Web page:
Standard Relation to Course: Supporting


Look for and make use of structure.

Mathematically proficient students look closely to discern a pattern or structure. Young students, for example, might notice that three and seven more is the same amount as seven and three more, or they may sort a collection of shapes according to how many sides the shapes have. Later, students will see 7 × 8 equals the well remembered 7 × 5 + 7 × 3, in preparation for learning about the distributive property. In the expression x² + 9x + 14, older students can see the 14 as 2 × 7 and the 9 as 2 + 7. They recognize the significance of an existing line in a geometric figure and can use the strategy of drawing an auxiliary line for solving problems. They also can step back for an overview and shift perspective. They can see complicated things, such as some algebraic expressions, as single objects or as being composed of several objects. For example, they can see 5 – 3(x – y)² as 5 minus a positive number times a square and use that to realize that its value cannot be more than 5 for any real numbers x and y.

Standard Relation to Course: Supporting

DA.912.F.3.8: Demonstrate effective teamwork and accountability, using compromise, collaboration, and conflict resolution, to set and achieve goals as required in the work environment.
ELD.K12.ELL.SI.1: English language learners communicate for social and instructional purposes within the school setting.

General Course Information and Notes


This year-long, beginning-level class, designed for students with at least one year of woodwind, brass, and/ or percussion ensemble experience, promotes the enjoyment and appreciation of music through performance of high-quality wind and percussion literature. Rehearsals focus on the development of critical listening skills, instrumental and ensemble technique and skills, expanded music literacy, and aesthetic awareness culminating in periodic public performances.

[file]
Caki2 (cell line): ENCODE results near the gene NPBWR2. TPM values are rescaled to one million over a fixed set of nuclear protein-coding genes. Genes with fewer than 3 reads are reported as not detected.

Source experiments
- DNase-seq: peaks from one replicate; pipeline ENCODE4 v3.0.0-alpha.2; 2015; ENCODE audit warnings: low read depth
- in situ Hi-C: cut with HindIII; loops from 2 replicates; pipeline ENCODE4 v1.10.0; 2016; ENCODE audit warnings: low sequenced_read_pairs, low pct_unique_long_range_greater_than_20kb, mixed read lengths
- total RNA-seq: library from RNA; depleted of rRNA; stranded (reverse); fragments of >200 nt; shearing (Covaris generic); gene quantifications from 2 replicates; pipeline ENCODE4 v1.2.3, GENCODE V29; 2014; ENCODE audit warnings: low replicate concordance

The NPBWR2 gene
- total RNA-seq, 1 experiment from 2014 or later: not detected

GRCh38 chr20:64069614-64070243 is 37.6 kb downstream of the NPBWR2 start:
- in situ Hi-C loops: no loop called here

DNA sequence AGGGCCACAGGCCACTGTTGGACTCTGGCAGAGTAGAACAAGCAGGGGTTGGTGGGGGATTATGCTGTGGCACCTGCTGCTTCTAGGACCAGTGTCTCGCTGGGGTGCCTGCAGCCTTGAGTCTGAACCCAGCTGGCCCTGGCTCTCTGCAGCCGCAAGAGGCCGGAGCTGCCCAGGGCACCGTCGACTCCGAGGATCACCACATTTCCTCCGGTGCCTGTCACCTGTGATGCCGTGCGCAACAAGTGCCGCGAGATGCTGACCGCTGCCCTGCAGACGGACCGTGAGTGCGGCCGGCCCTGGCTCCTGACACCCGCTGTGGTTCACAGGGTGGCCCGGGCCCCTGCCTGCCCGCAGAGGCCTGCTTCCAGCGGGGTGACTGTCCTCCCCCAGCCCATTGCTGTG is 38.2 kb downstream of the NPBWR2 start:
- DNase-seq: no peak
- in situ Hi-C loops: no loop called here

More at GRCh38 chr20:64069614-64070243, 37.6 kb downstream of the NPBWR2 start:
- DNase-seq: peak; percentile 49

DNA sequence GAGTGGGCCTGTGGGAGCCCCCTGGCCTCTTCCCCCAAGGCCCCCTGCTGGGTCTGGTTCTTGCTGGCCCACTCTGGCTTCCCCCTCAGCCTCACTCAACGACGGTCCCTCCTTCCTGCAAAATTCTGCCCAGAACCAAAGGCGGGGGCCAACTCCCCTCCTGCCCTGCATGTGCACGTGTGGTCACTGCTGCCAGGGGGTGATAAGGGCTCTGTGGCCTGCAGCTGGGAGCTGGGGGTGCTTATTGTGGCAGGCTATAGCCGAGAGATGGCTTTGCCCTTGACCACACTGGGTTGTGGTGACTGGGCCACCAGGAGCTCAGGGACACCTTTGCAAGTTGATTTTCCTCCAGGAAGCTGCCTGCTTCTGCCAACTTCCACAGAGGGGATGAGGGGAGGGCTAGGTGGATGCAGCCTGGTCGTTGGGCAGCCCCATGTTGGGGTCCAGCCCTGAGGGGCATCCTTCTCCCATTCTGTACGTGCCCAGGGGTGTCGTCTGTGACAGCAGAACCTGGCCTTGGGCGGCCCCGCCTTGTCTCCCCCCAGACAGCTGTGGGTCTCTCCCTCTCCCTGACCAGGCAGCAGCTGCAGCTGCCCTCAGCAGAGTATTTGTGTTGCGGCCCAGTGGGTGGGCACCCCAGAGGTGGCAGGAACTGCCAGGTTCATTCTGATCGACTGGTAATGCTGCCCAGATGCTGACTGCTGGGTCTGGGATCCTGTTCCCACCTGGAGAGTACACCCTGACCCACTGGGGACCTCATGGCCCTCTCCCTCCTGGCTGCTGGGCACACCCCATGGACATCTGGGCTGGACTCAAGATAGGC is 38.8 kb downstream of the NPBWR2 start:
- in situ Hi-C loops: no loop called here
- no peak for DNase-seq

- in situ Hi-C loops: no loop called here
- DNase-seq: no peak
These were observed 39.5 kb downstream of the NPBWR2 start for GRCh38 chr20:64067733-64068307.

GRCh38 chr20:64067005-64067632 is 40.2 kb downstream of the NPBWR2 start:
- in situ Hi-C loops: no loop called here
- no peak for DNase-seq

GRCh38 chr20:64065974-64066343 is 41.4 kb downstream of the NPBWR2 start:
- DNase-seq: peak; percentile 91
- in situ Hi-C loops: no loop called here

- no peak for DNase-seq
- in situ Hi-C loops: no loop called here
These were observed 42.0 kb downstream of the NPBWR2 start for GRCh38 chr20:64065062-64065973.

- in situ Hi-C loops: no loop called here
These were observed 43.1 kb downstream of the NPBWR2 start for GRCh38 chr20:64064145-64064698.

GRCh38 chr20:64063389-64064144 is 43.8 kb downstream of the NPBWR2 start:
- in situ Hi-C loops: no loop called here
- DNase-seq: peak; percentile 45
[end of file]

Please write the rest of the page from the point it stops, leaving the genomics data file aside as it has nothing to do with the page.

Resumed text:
All instruction related to Music benchmarks should be framed by the Big Ideas and Enduring Understandings. Non-Music benchmarks listed in this course are also required and should be fully integrated in support of arts instruction.

Special Notes: This course may require students to participate in extra rehearsals and performances beyond the school day. Students in this class may need to obtain (e.g., borrow, rent, purchase) an instrument from an outside source.

English Language Development ELD Standards Special Notes Section:
Teachers are required to provide listening, speaking, reading and writing instruction that allows English language learners (ELL) to communicate for social and instructional purposes within the school setting. For the given level of English language proficiency and with visual, graphic, or interactive support, students will interact with grade level words, expressions, sentences and discourse to process or produce language necessary for academic success. The ELD standard should specify a relevant content area concept or topic of study chosen by curriculum developers and teachers which maximizes an ELL’s need for communication and social skills. To access an ELL supporting document which delineates performance definitions and descriptors, please click on the following link:

General Information

Course Number: 1302310 Course Path: Section: Grades PreK to 12 Education Courses > Grade Group: Grades 9 to 12 and Adult Education Courses > Subject: Music Education > SubSubject: Instrumental Music >
Abbreviated Title: BAND 2
Number of Credits: One (1) credit
Course Attributes:
  • Highly Qualified Teacher (HQT) Required
  • Florida Standards Course
Course Type: Core Academic Course Course Level: 2
Course Status: Course Approved
Grade Level(s): 9,10,11,12
Graduation Requirement: Performing/Fine Arts

Educator Certifications

Music (Elementary and Secondary Grades K-12)
Instrumental Music (Secondary Grades 7-12)
Instrumental Music (Elementary and Secondary Grades K-12)

There are more than 422 related instructional/educational resources available for this on CPALMS. Click on the following link to access them: